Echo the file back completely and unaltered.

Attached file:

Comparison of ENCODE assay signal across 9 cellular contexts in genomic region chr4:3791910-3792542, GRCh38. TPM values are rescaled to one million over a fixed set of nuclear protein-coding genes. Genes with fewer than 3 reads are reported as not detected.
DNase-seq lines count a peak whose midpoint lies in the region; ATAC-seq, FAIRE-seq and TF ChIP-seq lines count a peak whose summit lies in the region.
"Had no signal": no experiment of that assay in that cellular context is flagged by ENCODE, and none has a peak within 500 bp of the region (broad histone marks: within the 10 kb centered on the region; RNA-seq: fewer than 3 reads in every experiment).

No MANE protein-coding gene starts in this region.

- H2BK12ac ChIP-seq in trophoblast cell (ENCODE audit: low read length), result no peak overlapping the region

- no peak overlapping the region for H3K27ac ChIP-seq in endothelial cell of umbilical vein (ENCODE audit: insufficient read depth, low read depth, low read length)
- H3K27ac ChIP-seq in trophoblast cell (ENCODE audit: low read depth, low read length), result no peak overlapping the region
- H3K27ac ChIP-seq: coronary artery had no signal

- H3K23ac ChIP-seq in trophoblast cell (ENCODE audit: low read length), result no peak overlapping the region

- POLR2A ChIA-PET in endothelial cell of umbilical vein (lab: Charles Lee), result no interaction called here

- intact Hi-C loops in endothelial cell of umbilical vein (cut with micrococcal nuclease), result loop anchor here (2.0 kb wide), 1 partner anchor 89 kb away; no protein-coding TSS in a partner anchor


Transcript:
Comparison of ENCODE assay signal across 9 cellular contexts in genomic region chr4:3791910-3792542, GRCh38. TPM values are rescaled to one million over a fixed set of nuclear protein-coding genes. Genes with fewer than 3 reads are reported as not detected.
DNase-seq lines count a peak whose midpoint lies in the region; ATAC-seq, FAIRE-seq and TF ChIP-seq lines count a peak whose summit lies in the region.
"Had no signal": no experiment of that assay in that cellular context is flagged by ENCODE, and none has a peak within 500 bp of the region (broad histone marks: within the 10 kb centered on the region; RNA-seq: fewer than 3 reads in every experiment).

No MANE protein-coding gene starts in this region.

- H2BK12ac ChIP-seq in trophoblast cell (ENCODE audit: low read length), result no peak overlapping the region

- no peak overlapping the region for H3K27ac ChIP-seq in endothelial cell of umbilical vein (ENCODE audit: insufficient read depth, low read depth, low read length)
- H3K27ac ChIP-seq in trophoblast cell (ENCODE audit: low read depth, low read length), result no peak overlapping the region
- H3K27ac ChIP-seq: coronary artery had no signal

- H3K23ac ChIP-seq in trophoblast cell (ENCODE audit: low read length), result no peak overlapping the region

- POLR2A ChIA-PET in endothelial cell of umbilical vein (lab: Charles Lee), result no interaction called here

- intact Hi-C loops in endothelial cell of umbilical vein (cut with micrococcal nuclease), result loop anchor here (2.0 kb wide), 1 partner anchor 89 kb away; no protein-coding TSS in a partner anchor